In accordance with embodiments described herein, a production planning processor enables a print shop to be equipped with quality of service capabilities for optimized operations. This enables profits to be maximized while meeting the desired service parameters.

In one scenario, processing of a rush print job according to one or more of several different outcomes is considered. First, the job can be accepted by altering the state of the print environment in a way that minimizes alterations to quality of service for the other print jobs. Second, the job can be accepted after the quality of service parameters are adjusted as a result of negotiations with the submitter. Third, the job can be re-routed to another print shop. Fourth, the job can be rejected. The techniques described herein substantially preserve the quality of service parameters of the print jobs that are already scheduled in the print shop enterprise while taking into account costs involved in re-prioritizing particular print jobs. In some cases, the system and method consider the padding time between print jobs in determining the most profitable way of handling displaced or delayed print jobs.

In print shops that have several jobs concurrently running on different pieces of equipment, each print job is assigned its own quality of service parameters. Non-limiting examples of such parameters include turn-around time, delivery date, grammatical errors, punctuation errors, language usage problems, color discrepancies, presentation quality, cost, and price that is charged. While efforts are made to meet these quality requirements, disruptions to the print production process resulting in a delay for at least some of the print jobs inevitably occur. Common reasons for a disruption are a paper jam, the need to replenish toner, employee absence, delays in proofing, power supply interruptions, and the receipt of a rush print job. By using the disclosed processor, method and system to accommodate rush print jobs, profits can be maximized with minimal penalties to previously scheduled print jobs.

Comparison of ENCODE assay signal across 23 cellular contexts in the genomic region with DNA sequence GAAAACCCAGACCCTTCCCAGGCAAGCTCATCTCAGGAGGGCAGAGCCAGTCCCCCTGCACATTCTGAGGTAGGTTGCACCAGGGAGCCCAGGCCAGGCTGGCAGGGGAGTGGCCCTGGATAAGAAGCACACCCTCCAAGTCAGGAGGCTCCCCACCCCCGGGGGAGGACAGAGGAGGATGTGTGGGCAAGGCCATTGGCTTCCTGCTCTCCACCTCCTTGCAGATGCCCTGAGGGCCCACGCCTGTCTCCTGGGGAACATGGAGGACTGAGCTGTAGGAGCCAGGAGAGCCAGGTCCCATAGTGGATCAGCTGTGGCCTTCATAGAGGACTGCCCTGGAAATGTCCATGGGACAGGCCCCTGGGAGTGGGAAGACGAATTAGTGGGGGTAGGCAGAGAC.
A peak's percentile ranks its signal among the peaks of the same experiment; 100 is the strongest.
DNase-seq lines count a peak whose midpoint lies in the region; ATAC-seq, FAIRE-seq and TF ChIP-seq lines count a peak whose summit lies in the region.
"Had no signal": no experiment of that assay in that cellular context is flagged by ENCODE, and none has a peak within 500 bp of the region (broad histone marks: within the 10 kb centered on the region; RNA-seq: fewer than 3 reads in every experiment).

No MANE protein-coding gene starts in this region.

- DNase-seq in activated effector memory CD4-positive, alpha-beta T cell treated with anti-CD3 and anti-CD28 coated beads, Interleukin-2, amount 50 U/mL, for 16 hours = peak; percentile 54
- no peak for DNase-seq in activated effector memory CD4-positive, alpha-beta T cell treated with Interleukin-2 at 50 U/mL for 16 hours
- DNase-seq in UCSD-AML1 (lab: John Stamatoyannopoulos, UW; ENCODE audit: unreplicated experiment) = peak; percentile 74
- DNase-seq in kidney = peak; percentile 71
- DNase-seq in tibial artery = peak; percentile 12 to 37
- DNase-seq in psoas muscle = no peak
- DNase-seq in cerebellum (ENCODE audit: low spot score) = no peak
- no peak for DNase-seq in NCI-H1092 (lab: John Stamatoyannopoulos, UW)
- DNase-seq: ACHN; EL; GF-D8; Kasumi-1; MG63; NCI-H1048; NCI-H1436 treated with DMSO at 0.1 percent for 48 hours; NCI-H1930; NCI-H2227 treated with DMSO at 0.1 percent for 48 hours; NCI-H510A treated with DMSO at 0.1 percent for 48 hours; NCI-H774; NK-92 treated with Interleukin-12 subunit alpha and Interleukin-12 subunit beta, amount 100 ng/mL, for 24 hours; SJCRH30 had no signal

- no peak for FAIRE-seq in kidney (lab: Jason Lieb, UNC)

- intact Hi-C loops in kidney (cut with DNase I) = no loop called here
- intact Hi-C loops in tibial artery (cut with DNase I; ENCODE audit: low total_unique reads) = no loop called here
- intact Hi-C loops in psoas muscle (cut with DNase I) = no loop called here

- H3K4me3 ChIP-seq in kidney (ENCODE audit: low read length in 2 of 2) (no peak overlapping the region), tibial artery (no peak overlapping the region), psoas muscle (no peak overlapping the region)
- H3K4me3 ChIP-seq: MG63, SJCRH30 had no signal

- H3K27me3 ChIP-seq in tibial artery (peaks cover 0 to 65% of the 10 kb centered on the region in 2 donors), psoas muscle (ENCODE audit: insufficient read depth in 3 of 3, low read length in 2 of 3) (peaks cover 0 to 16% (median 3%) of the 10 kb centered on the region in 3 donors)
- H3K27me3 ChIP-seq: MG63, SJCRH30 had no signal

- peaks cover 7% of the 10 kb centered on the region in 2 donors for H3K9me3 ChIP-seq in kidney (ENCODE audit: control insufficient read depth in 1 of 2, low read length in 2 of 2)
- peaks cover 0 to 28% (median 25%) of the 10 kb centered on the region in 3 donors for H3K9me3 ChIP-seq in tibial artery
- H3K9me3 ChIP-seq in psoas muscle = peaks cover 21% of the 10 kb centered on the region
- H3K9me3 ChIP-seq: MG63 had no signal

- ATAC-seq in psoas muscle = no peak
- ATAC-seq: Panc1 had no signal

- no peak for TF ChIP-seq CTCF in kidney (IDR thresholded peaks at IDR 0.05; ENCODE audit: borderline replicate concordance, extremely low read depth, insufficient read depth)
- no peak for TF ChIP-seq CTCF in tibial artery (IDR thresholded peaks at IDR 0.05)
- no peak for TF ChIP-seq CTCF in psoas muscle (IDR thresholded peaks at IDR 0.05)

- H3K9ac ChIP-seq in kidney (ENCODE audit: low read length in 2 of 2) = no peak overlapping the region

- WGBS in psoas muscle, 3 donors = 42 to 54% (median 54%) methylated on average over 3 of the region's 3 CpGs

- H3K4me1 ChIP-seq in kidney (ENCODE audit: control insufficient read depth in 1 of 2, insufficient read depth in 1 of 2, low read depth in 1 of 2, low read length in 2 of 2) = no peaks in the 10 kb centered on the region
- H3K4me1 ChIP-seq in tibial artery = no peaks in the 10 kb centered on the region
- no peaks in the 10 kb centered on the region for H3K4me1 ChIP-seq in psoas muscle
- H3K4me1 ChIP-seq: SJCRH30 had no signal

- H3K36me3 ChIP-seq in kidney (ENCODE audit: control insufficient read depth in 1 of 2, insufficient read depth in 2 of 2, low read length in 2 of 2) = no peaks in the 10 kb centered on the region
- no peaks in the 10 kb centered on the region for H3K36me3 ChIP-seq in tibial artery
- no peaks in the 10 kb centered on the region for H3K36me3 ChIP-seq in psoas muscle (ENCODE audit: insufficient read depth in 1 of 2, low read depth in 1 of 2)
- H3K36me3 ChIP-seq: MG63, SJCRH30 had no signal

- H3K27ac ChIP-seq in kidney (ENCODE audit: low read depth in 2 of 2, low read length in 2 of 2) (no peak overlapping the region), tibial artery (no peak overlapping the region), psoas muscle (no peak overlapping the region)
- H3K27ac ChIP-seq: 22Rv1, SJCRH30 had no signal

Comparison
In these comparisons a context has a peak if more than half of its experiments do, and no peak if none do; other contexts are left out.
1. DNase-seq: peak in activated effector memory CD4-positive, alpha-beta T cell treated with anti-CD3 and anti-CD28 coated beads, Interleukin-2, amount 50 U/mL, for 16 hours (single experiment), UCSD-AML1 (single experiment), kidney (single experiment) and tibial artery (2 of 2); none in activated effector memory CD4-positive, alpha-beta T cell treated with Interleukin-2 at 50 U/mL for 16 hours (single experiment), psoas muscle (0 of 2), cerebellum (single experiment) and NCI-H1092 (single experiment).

A production planning processor enables a production print shop to be equipped with quality of service capabilities for optimized operations. For example, when a rush order with certain quality of service requirements (deadline, quality, separate online retrieval of fonts, images, etc) is submitted, the system will be able to determine if the rush order can be admitted into the system only if the quality of service requirements can be guaranteed to be met without changing any of the service parameters associated with other orders. When jobs inside the system have a certain leeway (for example, when the quality of service requirement for an order calls for completion by Friday 15 Dec. 2006 and the order under the current load could be completed much earlier, e.g. Wednesday 13 Dec. 2006 there is a 2 day leeway), the new order can be admitted, and another order's completion time changed thereby reducing the leeway. Such a quality of service arrangement could be made with the new processor. Similarly, when the workload within the printing environment is within control, a print shop can use the processor to determine that it has the capacity to bid for other print orders or seek orders from other overloaded print shops. A statistical tool can be included to maintain a historical log of print orders and to advise of the need for additional resources.

FIG. 1 schematically shows a production planning processor, generally designated as 12. The production planning processor 12 includes an admissions control module 14 that determines which jobs are to be accepted for printing at the print shop. The production planning processor 12 can be part of a computer that is operative of printer hardware or can be a separate processor located upstream from such a computer. In the embodiment of FIG. 1, the production planning processor 12 includes a queue manager 16 that contains a list of print jobs. In some cases, the queue manager 16 is external from, but in communication with, the production planning processor 12.

The admissions control module 14 and the queue manager 16 are connected to one another through a system state controller (SSC) 18 that looks at the current state of the system with respect to the queue. In some cases the system state controller 18 also will look at printer resources such as font availability. The system state controller 18 can be part of the queue manager 16 or the admissions control module 14.